The Turkish government forcibly deported Syrian refugees over the Syrian-Turkish border in the months before the invasion of Syria to fight the Kurds, according to a new report by Amnesty International.
Despite an absence of official statistics on how many refugees have returned to Syria, the report claims that hundreds of refugees were forcibly deported to Syria after being coerced or conned into signing “voluntary return” documents.
Some of those interviewed claimed they were forced into signing the document by being physically beaten, while others believed they were signing a document that confirmed they had received a blanket at a refugee detention center.
Amnesty claims to have verified 20 individual cases such as these. Those individuals claim to have been sent across the Syrian border on buses with dozens of other refugees who, handcuffed with plastic ties, appeared to also have been deported against their will.
One refugee was held in a Turkish police station, and threatened with a year in prison unless he went to Syria, according to the report. Another, John, a Syrian Christian, was detained for a week by an Islamist group immediately after crossing the border. “It was a miracle I got out alive,” he said, according to the report.
Turkey, according to Reuters, has previously denied sending Syrians home against their will.
There are 3.6 million registered Syrian refugees in Turkey, according to the United Nations High Commissioner for Refugees. The Turkish President Recep Tayyip Erdogan said he wants to return as many refugees from the Syrian Civil War as possible back across the border. Referring to his plans to create a “safe zone” at the Turkish-Syrian border, Erdogan told lawmakers from his own party that the military action will “rebuild an area for 1 million people, for those who want to return to their country and don’t have a home to go back to,” according to the AP.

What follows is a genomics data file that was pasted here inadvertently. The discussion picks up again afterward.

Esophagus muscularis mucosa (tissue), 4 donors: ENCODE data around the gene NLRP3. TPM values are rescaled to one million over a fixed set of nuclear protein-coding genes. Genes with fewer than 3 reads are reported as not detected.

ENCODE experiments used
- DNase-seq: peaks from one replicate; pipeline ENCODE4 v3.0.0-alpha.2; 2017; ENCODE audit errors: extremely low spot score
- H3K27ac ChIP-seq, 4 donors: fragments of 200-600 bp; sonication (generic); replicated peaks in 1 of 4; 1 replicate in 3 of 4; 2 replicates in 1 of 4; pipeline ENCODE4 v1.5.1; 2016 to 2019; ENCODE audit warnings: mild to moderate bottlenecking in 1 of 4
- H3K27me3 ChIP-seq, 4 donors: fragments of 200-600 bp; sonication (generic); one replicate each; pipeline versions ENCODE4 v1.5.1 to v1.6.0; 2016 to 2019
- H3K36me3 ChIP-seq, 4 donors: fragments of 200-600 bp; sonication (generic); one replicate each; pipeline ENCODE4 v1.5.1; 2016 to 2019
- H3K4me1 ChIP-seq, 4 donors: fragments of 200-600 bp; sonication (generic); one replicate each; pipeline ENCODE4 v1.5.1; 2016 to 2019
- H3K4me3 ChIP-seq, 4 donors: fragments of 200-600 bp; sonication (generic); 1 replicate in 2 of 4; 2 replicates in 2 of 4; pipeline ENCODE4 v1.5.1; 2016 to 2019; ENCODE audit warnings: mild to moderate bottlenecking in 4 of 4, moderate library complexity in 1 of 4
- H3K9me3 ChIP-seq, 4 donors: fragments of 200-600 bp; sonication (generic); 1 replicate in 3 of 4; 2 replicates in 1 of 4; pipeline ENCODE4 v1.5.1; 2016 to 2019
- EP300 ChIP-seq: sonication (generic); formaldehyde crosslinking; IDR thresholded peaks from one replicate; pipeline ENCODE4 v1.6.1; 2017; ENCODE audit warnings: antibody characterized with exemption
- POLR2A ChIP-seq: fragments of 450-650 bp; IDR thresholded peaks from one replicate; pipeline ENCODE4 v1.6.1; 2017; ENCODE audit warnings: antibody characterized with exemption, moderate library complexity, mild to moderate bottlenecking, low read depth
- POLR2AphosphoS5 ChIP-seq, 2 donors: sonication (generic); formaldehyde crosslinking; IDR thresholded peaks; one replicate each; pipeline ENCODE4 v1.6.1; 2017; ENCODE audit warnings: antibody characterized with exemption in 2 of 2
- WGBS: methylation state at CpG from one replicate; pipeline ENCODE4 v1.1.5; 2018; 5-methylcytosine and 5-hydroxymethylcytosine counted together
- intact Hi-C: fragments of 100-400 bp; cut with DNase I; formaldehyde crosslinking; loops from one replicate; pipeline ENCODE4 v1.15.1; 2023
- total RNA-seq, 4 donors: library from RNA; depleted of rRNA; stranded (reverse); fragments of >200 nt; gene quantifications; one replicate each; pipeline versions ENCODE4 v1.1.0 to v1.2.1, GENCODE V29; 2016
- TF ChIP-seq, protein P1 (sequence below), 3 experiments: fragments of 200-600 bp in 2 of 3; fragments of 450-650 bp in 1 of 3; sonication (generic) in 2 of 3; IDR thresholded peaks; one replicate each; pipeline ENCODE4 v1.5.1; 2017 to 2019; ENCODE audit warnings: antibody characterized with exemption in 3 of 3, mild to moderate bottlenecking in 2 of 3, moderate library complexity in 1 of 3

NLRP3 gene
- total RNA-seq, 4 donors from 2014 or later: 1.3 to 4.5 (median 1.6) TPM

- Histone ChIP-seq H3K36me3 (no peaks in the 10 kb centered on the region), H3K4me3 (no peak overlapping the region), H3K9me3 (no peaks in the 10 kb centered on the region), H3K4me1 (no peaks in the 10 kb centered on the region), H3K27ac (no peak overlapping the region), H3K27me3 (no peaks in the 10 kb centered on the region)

The Turkish government claims that more than 300,000 refugees have already left Syria voluntarily, but Amnesty claims its findings refute that claim, saying that “the refugees were at risk.”
“Turkey’s claim that refugees from Syria are choosing to walk straight back into the conflict is dangerous and dishonest,” Anna Shea, a researcher on Refugee and Migrant Rights at Amnesty International, said in a statement. “Rather, our research shows that people are being tricked or forced into returning.”
“It is chilling that Turkey’s deal with Russia this week agrees to the ‘safe and voluntary return’ of refugees to a yet-to-be-established ‘safe zone.’ Returns until now have been anything but safe and voluntary – and now millions more refugees from Syria are at risk,” said Anna Shea.
Turkish forces launched a military incursion over the Syrian border earlier this month after President Donald Trump announced he would pull U.S. troops in Syria back from the area. Critics have blasted the administration as compromising U.S. interests and ceding the territory of Northeast Syria, controlled by previously US-allied Syrian Kurdish forces, to Turkey, Russia and Syrian President Bashar al-Assad.
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